The main point of this concert was to celebrate the 40-year career of the Sydney Symphony Orchestra’s Associate Principal Trumpet, Paul Goodchild. He took up the position in 1985, but first played in the trumpet section full time at the age of 18. His father Cliff Goodchild was the orchestra’s Principal Tuba from 1951 to 1987, so it’s a long-standing family connection. Paul played a work composed for a previous SSO Principal Trumpet, John Robertson: the Trumpet Concerto by William Lovelock, an English composer who spent his most productive years in Australia. It was written in 1968 specifically for an RCA recording (the coupling, I recall, was the 1948 Trumpet Concerto by Raymond Hanson). Although the SSO played it for that recording, tonight it was given its first concert performance by the orchestra.

Paul Goodchild, Sydney Symphony OrchestraSydney Symphony Orchestra Associate Principal Trumpet Paul Goodchild. Photo © Ant Geernaert

The work is in three movements: the first opening with the kind of jaunty mid-20th century English music we associate with Ealing comedies. A gentle slow movement of a misty, nostalgic tone is followed by a vigorous finale mostly in triple time. The trumpet part is purposely showy and testing throughout, especially a taxing, broad-ranged cadenza in the third movement. Goodchild’s chops were more than up to the task, throwing off the passagework with panache and shining in the occasional lyrical moments. In the slow movement, his expressive phrasing was ideal. I no longer have the old record, but I would say Goodchild’s tone is cleaner – gleaming silver, as opposed to John Robertson’s rich, fat sound that employed a wider vibrato: the difference between two generations, I guess. This was a well-deserved tribute to a beloved musician.

The concert opened with a piece by Australian composer Ella Macens (b. 1991): The Space Between Stars. This atmospheric work (literally so, as the title suggests) revealed great skill in the use of the orchestra, and conductor Jessica Cottis (who was the orchestra’s Assistant Conductor from 2012 to 2014) balanced the sound meticulously. If the Lovelock sounds at times like a British film, Macens’ work has its influences too. Her shifting block harmonies are reminiscent of Vaughan Williams: specifically, the Pastoral Symphony and Sinfonia Antartica; even the Tallis Fantasia at one point where a small group of strings is featured. Her orchestral finesse also reminds me of John Williams: quite a compliment. Macens’ evocative piece will be replaced in the remaining concerts with Finlandia by Sibelius. (Luckily that’s not a work I particularly love, so I’m glad I got to hear this work instead!)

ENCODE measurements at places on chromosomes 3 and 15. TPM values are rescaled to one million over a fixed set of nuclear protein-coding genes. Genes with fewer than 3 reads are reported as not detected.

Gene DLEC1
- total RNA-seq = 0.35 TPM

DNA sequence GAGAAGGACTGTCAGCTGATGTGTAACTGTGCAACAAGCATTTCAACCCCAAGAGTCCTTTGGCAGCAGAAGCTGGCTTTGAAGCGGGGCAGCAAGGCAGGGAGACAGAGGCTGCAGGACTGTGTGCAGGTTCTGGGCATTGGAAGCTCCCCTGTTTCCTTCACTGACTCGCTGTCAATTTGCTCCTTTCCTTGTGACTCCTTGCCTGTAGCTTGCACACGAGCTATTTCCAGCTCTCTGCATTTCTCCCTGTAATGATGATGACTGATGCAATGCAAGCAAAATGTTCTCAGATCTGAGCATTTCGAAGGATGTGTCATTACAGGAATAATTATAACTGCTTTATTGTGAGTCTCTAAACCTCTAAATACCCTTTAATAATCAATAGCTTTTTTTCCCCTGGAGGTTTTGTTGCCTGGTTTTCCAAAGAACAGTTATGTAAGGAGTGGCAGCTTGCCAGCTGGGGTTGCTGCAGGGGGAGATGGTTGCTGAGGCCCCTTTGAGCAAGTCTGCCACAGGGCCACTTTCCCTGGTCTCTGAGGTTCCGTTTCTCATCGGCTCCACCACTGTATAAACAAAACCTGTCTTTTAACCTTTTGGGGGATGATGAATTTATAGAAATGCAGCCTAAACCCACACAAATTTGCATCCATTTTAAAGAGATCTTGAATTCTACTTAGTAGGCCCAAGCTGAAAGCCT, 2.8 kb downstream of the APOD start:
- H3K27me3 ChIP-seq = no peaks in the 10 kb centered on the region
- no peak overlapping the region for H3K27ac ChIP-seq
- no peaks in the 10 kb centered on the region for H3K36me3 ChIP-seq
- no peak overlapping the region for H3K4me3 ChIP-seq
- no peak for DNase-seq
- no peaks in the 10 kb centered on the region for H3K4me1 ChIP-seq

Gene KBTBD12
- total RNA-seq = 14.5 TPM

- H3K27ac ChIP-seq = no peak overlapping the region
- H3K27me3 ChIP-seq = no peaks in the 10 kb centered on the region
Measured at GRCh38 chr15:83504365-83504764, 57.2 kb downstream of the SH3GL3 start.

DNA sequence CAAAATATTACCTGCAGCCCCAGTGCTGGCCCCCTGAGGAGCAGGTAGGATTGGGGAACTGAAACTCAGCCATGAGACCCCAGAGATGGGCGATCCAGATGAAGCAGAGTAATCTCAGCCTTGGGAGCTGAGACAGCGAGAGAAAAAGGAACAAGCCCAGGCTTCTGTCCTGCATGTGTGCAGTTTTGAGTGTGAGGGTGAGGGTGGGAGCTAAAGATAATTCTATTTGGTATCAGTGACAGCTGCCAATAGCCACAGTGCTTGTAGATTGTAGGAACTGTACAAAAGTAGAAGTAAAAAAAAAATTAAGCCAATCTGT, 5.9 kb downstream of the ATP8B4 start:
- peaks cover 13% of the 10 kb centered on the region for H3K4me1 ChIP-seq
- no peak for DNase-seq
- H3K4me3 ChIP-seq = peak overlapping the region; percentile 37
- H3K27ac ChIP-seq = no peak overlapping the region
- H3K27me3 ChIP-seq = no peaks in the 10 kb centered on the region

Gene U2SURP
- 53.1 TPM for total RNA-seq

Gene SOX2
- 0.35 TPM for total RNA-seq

The work in the second half of the concert was Carl Nielsen’s Symphony No 4, The Inextinguishable. This is possibly the trickiest of his six symphonies to pull together (it ties with the Sixth), but Cottis did a creditable job. She judged the ebb and flow well overall, and the famous battle of the timpanists in the final movement was tremendously exciting. (You just can’t get the true impact of that passage in a recording.) If I was to nit-pick, it would be to say that I found the idyllic woodwind dance of the second movement a tad rushed; it could have been more laidback, I thought. The third movement opened with a powerful attack from the violins, but then I felt a loss of energy whenever the score moved from loud to soft. Those ominous, quiet moments need to maintain tension. As I say, that’s nit picking, and it was great to hear this rarely played work (last performed in Sydney in 1987). It was also a pleasure to welcome Cottis back after her triumphs abroad.


The Sydney Symphony Orchestra Celebrates Paul Goodchild is at the Sydney Opera House until May 10

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